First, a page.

Every year it never fails. We set out to make changes, do things, and go to places that will make us better people. The resolutions, the healthy diets, the workout regimens, and the fasting are just a few ways that we try to accomplish these things.
While I usually subscribe to the improving myself philosophy and jump on the bandwagon January 1, this year I wanted to do something different. I want the changes I make not only benefit me, but I also want them to benefit others as much as possible. Continue reading
I am pleased to participate in Five Minute Friday, a community of writers who, at the release of one prompt, write and publish a blog post about that prompt. And the catch for the writers is this, we can only write for five minutes. It takes planning, it’s takes diligence, and it takes mad editing skills. This week’s prompt is steady.
Six months ago my life was drastically different than it is now. Six months ago, out of a reverence for tradition and holiday celebrations, I was in the midst of doing what everyone does – I made a list of resolutions (or goals, if you prefer that term). I deeply looked at my life and I was scared as I faced the uncertainty of what was to come. All I knew then, was one thing: 2016 was an awful year, and it would take nothing short of a miracle to make me to make it through 2017.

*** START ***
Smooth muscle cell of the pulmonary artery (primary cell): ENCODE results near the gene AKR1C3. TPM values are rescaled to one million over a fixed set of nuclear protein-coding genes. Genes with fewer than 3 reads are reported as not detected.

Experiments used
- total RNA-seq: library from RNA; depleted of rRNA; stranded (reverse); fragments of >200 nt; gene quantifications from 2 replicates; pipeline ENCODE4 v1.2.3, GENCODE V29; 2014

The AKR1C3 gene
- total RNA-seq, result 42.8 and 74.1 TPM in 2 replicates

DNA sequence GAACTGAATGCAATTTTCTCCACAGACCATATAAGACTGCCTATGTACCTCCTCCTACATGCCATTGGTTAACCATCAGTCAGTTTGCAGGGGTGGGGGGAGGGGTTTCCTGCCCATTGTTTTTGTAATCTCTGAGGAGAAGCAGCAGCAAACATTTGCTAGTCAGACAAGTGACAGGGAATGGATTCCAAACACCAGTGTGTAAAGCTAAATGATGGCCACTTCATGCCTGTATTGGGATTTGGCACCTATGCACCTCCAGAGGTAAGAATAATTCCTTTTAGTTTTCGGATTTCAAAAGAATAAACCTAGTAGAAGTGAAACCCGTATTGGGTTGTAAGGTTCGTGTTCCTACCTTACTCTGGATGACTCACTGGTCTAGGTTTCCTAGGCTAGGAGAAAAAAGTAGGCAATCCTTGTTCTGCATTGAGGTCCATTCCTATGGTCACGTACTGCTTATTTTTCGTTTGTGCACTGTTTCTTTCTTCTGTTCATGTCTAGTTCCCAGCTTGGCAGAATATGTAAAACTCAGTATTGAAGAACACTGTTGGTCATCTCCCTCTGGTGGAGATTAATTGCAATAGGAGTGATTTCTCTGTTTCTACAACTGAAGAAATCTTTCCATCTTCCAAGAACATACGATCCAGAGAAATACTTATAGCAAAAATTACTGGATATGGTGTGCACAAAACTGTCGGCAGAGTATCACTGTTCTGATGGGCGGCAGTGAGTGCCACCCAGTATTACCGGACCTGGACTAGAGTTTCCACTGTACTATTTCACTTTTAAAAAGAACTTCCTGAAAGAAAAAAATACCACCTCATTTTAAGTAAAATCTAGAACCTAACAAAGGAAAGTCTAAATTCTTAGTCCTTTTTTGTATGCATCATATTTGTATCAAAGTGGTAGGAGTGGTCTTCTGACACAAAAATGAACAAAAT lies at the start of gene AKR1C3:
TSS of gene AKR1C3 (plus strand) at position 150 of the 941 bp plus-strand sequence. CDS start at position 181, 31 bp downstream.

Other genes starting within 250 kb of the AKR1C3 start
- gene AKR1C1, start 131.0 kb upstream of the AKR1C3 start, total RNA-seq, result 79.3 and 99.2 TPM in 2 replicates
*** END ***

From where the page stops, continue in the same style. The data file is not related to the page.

And from that moment forward, I began the fight for change, for peace, for joy, and for love. I wish I could say that journey was quick and by February 1, 2017 I was completely healed. But friends, I’m hear to tell you, slow and steady wins the race.
Like many teenagers, she spends her days on Facebook and Twitter in between her classes at school. She pokes fun at her younger brother. She laughs at The Minions. She thinks Brad Pitt is handsome.
She considers herself to be an ordinary girl. An ordinary girl who fights the Taliban. Even when they tried to kill her.
Born in 1997, Malala Yousafazai, spent most of her childhood in Swat Valley, Pakistan. He father operated a school not far from the family’s home, and strongly believed in the power of all children earning a good education. Malala inherited her father’s passion for learning, and as a young teenager, she wrote for a blog anonymously about the importance of education for girls everywhere.
The Taliban is a group of fundamentalist Sunni Muslim militants live near the border between Afghanistan and Pakistan. This group has killed, terrorized, and tortured those who do not subscribe to their beliefs. The Taliban is strongly antagonistic toward American and NATO forces in Afghanistan and has killed and threaten to kill those who support the work of the United States.
One day in 2012 as Malala was on her way home from school, she was shot defending the rights of girls everywhere. She simply wanted an education and she wanted the same for others. Continue reading